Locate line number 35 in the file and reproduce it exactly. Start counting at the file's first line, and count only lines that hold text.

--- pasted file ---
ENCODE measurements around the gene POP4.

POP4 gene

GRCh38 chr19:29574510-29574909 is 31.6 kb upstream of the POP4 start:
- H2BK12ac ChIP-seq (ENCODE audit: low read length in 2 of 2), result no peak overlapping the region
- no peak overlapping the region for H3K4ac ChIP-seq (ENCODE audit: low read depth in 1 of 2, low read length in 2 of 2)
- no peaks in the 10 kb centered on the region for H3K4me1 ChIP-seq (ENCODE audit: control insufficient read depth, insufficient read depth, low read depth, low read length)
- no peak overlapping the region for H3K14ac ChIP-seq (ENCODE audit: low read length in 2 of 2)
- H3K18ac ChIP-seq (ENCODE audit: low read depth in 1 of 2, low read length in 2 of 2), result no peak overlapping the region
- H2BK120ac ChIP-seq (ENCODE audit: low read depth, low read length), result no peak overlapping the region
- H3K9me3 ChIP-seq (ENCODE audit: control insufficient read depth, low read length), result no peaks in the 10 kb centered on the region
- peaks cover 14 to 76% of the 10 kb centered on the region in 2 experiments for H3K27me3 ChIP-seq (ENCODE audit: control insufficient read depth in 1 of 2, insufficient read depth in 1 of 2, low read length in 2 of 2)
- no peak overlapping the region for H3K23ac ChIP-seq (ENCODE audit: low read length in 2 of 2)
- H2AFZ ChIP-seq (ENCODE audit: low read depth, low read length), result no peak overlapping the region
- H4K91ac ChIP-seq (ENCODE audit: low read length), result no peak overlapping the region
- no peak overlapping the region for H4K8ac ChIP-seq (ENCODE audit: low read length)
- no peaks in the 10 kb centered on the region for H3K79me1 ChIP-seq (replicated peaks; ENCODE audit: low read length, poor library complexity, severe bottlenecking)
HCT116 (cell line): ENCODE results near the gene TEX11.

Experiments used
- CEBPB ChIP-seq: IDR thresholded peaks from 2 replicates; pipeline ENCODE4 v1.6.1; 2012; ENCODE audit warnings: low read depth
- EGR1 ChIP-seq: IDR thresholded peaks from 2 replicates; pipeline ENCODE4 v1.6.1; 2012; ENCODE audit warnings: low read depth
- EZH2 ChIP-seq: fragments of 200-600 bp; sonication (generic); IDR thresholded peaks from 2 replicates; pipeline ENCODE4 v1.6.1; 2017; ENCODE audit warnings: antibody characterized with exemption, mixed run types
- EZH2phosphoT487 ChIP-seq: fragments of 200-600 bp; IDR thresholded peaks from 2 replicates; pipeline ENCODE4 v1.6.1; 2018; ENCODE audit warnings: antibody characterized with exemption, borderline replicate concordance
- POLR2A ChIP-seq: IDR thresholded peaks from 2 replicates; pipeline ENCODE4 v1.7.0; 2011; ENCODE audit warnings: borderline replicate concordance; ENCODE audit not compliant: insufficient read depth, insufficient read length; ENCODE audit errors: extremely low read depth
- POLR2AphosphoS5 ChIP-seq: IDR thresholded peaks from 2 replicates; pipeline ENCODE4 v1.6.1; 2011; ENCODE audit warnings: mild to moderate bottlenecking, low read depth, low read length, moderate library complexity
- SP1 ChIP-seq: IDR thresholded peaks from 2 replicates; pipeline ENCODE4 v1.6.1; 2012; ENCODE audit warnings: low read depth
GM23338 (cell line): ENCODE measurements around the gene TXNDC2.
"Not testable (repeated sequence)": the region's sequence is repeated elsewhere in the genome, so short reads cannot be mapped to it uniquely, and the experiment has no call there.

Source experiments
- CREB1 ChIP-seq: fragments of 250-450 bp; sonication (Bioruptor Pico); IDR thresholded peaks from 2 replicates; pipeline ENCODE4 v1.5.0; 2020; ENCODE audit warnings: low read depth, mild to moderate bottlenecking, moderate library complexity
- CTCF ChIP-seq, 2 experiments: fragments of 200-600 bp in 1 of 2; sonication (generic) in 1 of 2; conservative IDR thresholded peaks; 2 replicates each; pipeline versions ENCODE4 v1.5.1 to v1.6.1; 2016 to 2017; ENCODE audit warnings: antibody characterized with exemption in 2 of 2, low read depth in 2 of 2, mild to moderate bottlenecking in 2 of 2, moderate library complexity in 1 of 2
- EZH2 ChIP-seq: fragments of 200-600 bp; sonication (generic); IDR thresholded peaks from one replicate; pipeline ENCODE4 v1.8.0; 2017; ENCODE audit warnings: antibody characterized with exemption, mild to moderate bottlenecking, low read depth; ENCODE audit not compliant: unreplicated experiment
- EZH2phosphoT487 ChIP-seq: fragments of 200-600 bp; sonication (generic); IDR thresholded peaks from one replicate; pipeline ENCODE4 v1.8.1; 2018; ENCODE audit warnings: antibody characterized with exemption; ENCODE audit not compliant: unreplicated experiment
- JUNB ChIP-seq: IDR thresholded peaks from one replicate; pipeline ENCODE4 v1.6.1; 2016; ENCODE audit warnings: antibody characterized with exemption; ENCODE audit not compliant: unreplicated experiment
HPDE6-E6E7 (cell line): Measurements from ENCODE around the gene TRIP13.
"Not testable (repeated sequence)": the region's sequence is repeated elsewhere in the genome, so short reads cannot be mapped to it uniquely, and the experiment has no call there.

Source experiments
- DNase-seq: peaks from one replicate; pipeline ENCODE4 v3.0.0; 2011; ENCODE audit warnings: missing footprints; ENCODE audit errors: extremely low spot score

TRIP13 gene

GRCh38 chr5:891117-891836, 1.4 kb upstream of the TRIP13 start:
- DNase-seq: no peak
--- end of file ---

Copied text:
"Not testable (repeated sequence)": the region's sequence is repeated elsewhere in the genome, so short reads cannot be mapped to it uniquely, and the experiment has no call there.